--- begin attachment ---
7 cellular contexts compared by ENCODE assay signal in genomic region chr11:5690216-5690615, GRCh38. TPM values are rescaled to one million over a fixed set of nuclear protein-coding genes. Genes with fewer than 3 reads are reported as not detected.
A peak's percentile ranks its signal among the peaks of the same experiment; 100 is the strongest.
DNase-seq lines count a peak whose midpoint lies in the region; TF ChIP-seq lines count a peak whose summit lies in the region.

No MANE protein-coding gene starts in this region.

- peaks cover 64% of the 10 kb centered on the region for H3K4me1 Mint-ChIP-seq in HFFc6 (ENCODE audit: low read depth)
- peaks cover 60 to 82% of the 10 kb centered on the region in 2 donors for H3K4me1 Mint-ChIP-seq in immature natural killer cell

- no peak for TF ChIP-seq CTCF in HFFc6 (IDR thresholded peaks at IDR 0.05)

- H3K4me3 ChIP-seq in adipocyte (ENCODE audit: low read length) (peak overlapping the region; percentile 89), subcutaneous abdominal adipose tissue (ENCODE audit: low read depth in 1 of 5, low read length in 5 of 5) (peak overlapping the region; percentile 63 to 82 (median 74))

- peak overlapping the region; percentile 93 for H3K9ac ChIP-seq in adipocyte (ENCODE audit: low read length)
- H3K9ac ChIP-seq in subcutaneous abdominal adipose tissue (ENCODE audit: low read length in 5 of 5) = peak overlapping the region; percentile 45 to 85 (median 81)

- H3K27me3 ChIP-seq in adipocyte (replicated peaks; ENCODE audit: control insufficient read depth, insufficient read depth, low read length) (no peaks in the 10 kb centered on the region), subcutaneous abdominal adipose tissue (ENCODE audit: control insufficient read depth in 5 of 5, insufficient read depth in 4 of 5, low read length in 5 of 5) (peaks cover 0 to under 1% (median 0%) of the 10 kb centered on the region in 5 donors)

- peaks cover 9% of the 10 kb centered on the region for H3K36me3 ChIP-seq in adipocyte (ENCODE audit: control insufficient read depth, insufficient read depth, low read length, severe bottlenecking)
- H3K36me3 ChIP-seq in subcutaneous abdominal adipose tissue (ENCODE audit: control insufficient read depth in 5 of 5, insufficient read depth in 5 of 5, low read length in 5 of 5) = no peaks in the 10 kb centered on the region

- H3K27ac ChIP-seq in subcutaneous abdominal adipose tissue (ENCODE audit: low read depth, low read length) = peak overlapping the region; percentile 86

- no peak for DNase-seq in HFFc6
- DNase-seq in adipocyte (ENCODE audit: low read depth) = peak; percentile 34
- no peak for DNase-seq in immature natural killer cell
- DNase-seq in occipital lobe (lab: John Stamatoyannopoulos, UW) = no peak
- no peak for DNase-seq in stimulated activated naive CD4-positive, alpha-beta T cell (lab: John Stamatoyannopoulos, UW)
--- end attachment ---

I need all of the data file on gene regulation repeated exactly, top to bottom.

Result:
7 cellular contexts compared by ENCODE assay signal in genomic region chr11:5690216-5690615, GRCh38. TPM values are rescaled to one million over a fixed set of nuclear protein-coding genes. Genes with fewer than 3 reads are reported as not detected.
A peak's percentile ranks its signal among the peaks of the same experiment; 100 is the strongest.
DNase-seq lines count a peak whose midpoint lies in the region; TF ChIP-seq lines count a peak whose summit lies in the region.

No MANE protein-coding gene starts in this region.

- peaks cover 64% of the 10 kb centered on the region for H3K4me1 Mint-ChIP-seq in HFFc6 (ENCODE audit: low read depth)
- peaks cover 60 to 82% of the 10 kb centered on the region in 2 donors for H3K4me1 Mint-ChIP-seq in immature natural killer cell

- no peak for TF ChIP-seq CTCF in HFFc6 (IDR thresholded peaks at IDR 0.05)

- H3K4me3 ChIP-seq in adipocyte (ENCODE audit: low read length) (peak overlapping the region; percentile 89), subcutaneous abdominal adipose tissue (ENCODE audit: low read depth in 1 of 5, low read length in 5 of 5) (peak overlapping the region; percentile 63 to 82 (median 74))

- peak overlapping the region; percentile 93 for H3K9ac ChIP-seq in adipocyte (ENCODE audit: low read length)
- H3K9ac ChIP-seq in subcutaneous abdominal adipose tissue (ENCODE audit: low read length in 5 of 5) = peak overlapping the region; percentile 45 to 85 (median 81)

- H3K27me3 ChIP-seq in adipocyte (replicated peaks; ENCODE audit: control insufficient read depth, insufficient read depth, low read length) (no peaks in the 10 kb centered on the region), subcutaneous abdominal adipose tissue (ENCODE audit: control insufficient read depth in 5 of 5, insufficient read depth in 4 of 5, low read length in 5 of 5) (peaks cover 0 to under 1% (median 0%) of the 10 kb centered on the region in 5 donors)

- peaks cover 9% of the 10 kb centered on the region for H3K36me3 ChIP-seq in adipocyte (ENCODE audit: control insufficient read depth, insufficient read depth, low read length, severe bottlenecking)
- H3K36me3 ChIP-seq in subcutaneous abdominal adipose tissue (ENCODE audit: control insufficient read depth in 5 of 5, insufficient read depth in 5 of 5, low read length in 5 of 5) = no peaks in the 10 kb centered on the region

- H3K27ac ChIP-seq in subcutaneous abdominal adipose tissue (ENCODE audit: low read depth, low read length) = peak overlapping the region; percentile 86

- no peak for DNase-seq in HFFc6
- DNase-seq in adipocyte (ENCODE audit: low read depth) = peak; percentile 34
- no peak for DNase-seq in immature natural killer cell
- DNase-seq in occipital lobe (lab: John Stamatoyannopoulos, UW) = no peak
- no peak for DNase-seq in stimulated activated naive CD4-positive, alpha-beta T cell (lab: John Stamatoyannopoulos, UW)